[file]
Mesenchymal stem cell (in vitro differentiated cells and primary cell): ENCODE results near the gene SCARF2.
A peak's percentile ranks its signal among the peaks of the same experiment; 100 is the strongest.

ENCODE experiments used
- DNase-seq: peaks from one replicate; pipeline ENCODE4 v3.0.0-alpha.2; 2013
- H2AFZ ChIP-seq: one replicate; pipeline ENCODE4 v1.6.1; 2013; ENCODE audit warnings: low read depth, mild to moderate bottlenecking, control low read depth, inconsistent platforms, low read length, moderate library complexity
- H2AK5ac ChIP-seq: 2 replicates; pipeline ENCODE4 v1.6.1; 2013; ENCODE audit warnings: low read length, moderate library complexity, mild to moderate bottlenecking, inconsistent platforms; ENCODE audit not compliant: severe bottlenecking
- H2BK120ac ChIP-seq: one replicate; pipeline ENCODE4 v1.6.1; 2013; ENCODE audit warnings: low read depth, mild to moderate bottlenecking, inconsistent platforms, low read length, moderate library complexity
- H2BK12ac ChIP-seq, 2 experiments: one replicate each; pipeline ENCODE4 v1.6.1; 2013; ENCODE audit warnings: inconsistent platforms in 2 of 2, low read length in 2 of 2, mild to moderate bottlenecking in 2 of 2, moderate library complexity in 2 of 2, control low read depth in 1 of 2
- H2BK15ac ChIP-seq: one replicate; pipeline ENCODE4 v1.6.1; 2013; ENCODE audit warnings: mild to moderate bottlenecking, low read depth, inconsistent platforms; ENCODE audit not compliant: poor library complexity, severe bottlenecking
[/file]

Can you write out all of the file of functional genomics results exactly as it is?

Mesenchymal stem cell (in vitro differentiated cells and primary cell): ENCODE results near the gene SCARF2.
A peak's percentile ranks its signal among the peaks of the same experiment; 100 is the strongest.

ENCODE experiments used
- DNase-seq: peaks from one replicate; pipeline ENCODE4 v3.0.0-alpha.2; 2013
- H2AFZ ChIP-seq: one replicate; pipeline ENCODE4 v1.6.1; 2013; ENCODE audit warnings: low read depth, mild to moderate bottlenecking, control low read depth, inconsistent platforms, low read length, moderate library complexity
- H2AK5ac ChIP-seq: 2 replicates; pipeline ENCODE4 v1.6.1; 2013; ENCODE audit warnings: low read length, moderate library complexity, mild to moderate bottlenecking, inconsistent platforms; ENCODE audit not compliant: severe bottlenecking
- H2BK120ac ChIP-seq: one replicate; pipeline ENCODE4 v1.6.1; 2013; ENCODE audit warnings: low read depth, mild to moderate bottlenecking, inconsistent platforms, low read length, moderate library complexity
- H2BK12ac ChIP-seq, 2 experiments: one replicate each; pipeline ENCODE4 v1.6.1; 2013; ENCODE audit warnings: inconsistent platforms in 2 of 2, low read length in 2 of 2, mild to moderate bottlenecking in 2 of 2, moderate library complexity in 2 of 2, control low read depth in 1 of 2
- H2BK15ac ChIP-seq: one replicate; pipeline ENCODE4 v1.6.1; 2013; ENCODE audit warnings: mild to moderate bottlenecking, low read depth, inconsistent platforms; ENCODE audit not compliant: poor library complexity, severe bottlenecking